John Scotus Eriugena( Christian philosopher, one of the greatest minds in Europe 9.)
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Biography John Scotus Eriugena
(ca. 810 - OK. 877)
Born in Ireland, possibly in a Scottish family (hence the nickname Scott - The Scotsman). Most of his life in France at the court of Charles the Bald, being put to them at the head of the Palatine Academy. At the request of the emperor transferred (approximately. 858) in the Latin language works of Pseudo-Dionysius the Areopagite by providing translation of extensive commentary. However, his refusal to submit his work for approval by the pope to have brought him favor with the church authorities, and his major work on the separation of nature (De divisione naturae, OK. 865-870) in 1225 and 1585 was convicted of the church. Despite differences with the papacy, Eriugenu should be considered the first great scholastic. His death put an end to a fruitful philosophical reflection on issues of faith in the Western church, which was to resume in only 11. In the writings of Anselm of Canterbury.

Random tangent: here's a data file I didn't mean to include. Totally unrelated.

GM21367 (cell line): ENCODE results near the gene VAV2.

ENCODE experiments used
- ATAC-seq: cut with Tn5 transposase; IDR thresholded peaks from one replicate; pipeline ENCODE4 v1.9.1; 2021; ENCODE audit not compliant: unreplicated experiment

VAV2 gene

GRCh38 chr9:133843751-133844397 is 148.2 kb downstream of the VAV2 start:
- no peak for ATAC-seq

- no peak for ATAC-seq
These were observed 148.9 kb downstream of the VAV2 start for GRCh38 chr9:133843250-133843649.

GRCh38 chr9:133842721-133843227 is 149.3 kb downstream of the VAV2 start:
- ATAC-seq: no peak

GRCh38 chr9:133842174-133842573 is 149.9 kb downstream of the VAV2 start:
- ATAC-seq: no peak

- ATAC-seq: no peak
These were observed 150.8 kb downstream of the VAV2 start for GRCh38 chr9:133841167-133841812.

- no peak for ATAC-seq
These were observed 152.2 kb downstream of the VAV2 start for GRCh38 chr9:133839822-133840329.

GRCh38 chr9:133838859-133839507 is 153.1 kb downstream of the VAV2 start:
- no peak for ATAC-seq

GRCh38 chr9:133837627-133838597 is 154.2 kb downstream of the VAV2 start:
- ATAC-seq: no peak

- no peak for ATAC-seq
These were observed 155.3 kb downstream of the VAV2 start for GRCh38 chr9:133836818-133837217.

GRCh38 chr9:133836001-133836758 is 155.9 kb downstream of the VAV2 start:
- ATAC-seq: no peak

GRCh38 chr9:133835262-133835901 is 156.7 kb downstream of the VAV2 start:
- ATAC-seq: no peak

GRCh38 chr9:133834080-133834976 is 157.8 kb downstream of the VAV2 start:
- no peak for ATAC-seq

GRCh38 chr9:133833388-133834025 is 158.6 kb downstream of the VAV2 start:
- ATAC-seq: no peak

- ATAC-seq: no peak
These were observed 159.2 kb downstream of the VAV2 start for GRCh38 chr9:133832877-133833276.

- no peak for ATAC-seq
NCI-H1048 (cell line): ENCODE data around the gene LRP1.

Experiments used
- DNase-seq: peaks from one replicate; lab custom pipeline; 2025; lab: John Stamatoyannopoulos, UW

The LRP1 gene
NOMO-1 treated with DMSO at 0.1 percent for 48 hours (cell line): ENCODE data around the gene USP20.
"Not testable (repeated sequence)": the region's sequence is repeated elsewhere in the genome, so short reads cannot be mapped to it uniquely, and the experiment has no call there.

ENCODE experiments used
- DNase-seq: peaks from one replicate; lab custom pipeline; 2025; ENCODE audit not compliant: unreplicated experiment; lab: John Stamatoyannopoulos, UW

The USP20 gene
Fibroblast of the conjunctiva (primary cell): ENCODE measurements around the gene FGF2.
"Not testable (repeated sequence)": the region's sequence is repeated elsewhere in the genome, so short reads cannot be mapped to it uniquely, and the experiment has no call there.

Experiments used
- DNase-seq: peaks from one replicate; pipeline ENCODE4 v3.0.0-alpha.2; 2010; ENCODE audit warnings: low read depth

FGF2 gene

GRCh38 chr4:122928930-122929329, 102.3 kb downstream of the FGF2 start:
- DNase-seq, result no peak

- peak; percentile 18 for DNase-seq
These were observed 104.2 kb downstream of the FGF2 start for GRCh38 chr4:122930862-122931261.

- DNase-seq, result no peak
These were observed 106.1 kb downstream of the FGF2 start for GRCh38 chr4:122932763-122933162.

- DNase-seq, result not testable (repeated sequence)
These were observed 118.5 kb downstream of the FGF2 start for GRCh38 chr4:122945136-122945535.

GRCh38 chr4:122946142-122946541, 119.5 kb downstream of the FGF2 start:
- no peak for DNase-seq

In his treatise on the division of nature, based on the ideas of Pseudo-Dionysius, the Greek church fathers and Augustine and demonstrating the originality of thought itself Eriugena, there are four classes of natural. (1) The nature of creative, but not the creation (natura creans, non creata), there is a God, sverhsuschnostnaya Divinity and the source of all things. (2) nature created by and creative (natura creata et creans) are 'form', 'type' or 'prototypes' of all finite things. These forms of 'happening' in the eternal generation of the second person of the Trinity, the Word of God, and through him, and they always are in this Word. Through these 'forms', as 'root causes' or 'archetypal', along the lines of which are formed by all finite things, in greater or lesser extent involved in it, going all finite substance. (3) The nature of creation, but not creative (natura creata, non creans), - is very finite world, created not by the emanations of 'root causes', but in a free act of creation 'from nothing'. (4) Nature is not creative and not made (natura non creans, . non creata) - this is again God, . no longer seen as a first principle, . from which all things are, . but as a goal (or ultimate cause), . in which the entire set of created beings, . constitute the universe, . regain eternal rest,
Despite the bold statements about the capabilities and prerogatives of the human mind, Eriugena was a rationalist and freethinker, and insisted on deference to authority SW. Scripture and Church Tradition. Attempts to interpret his teachings in the spirit of pantheistic unfounded.